In the midst of this thing some call the crisis of migrants,
my students and I were studying food vocabulary.
We had to go far beyond our book,
as it had been written by men who didn’t
mention dates, lakhma, kofta, manta or ka’ak.
So we rewrote that chapter – and practiced by deed.
You cannot imagine the dents in the table
from all the plates and foods and goods
prepared by the hands of littles
who are otherwise busy relocating their childhood right now.
There was prayer in foreign sounds,
there was an astounding devotion and gratitude,
there were recipes and memories
from a world which no longer exists,
because some adults are incapable of dealing with conflict.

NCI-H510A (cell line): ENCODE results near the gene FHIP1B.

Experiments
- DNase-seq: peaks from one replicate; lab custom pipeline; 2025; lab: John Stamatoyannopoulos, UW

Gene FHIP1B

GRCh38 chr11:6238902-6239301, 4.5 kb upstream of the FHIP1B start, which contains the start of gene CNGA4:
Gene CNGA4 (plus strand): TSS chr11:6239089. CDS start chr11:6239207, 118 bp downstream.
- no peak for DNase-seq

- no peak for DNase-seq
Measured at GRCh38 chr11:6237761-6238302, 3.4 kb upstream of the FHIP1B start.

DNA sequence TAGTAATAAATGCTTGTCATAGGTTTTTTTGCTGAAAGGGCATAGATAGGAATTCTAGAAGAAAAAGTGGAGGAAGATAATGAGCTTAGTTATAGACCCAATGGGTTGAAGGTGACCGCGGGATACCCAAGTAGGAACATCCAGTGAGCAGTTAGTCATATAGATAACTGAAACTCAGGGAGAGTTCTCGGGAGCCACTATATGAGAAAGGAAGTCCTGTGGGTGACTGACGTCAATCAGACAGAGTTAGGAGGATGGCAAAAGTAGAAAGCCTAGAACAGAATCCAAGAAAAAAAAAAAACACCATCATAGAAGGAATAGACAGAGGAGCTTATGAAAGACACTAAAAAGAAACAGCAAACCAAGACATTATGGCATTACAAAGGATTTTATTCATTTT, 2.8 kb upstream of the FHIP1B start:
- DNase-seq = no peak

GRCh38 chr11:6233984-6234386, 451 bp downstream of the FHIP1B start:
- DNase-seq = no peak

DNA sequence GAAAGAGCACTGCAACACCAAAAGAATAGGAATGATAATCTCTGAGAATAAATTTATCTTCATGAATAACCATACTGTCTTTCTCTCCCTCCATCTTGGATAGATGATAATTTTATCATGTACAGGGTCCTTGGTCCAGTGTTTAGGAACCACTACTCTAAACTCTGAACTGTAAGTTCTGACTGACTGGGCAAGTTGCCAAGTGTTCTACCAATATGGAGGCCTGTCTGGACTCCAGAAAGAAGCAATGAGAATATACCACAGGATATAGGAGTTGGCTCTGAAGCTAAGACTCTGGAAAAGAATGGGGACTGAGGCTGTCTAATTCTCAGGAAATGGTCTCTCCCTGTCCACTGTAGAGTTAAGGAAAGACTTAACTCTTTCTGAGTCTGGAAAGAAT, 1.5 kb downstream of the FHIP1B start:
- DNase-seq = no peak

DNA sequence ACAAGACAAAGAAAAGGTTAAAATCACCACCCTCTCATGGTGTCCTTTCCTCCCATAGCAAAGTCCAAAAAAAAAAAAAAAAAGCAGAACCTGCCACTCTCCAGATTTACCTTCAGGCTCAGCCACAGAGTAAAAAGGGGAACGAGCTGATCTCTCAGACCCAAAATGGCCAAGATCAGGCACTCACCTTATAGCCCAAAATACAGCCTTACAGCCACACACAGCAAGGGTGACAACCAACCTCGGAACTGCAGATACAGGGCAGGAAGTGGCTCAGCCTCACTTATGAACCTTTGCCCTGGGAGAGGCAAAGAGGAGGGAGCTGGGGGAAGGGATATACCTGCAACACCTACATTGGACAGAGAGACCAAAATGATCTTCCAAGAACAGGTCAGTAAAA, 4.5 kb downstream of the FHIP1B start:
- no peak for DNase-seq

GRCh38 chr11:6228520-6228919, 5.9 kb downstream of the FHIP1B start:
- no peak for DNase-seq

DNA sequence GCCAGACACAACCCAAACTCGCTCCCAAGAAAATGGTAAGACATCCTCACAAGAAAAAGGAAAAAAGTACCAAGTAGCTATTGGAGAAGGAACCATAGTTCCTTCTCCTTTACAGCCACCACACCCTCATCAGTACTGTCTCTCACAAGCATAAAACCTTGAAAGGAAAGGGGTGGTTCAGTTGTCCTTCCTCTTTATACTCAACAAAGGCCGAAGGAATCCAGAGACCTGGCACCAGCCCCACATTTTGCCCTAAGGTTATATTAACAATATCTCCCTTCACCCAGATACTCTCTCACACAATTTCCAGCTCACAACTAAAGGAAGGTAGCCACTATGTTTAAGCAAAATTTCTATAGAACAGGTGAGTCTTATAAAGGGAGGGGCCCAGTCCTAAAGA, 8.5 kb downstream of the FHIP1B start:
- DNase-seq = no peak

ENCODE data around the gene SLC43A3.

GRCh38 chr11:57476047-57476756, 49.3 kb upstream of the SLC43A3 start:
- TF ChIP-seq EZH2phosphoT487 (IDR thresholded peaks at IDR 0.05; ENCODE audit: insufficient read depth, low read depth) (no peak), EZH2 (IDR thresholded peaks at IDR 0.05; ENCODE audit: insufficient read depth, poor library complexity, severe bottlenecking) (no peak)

That’s what war is – and nothing more.
So there we were, spending a holy time together.
Why holy? Meet these kids.
To them, all food is holy, all life as well,
and they know, because they had already bargained for both.
So in the midst of a so-called migrant crisis,
which legitimizes building border walls
between my toes and someone else’s,
you look awfully lonely over there
compared to us, having breakfast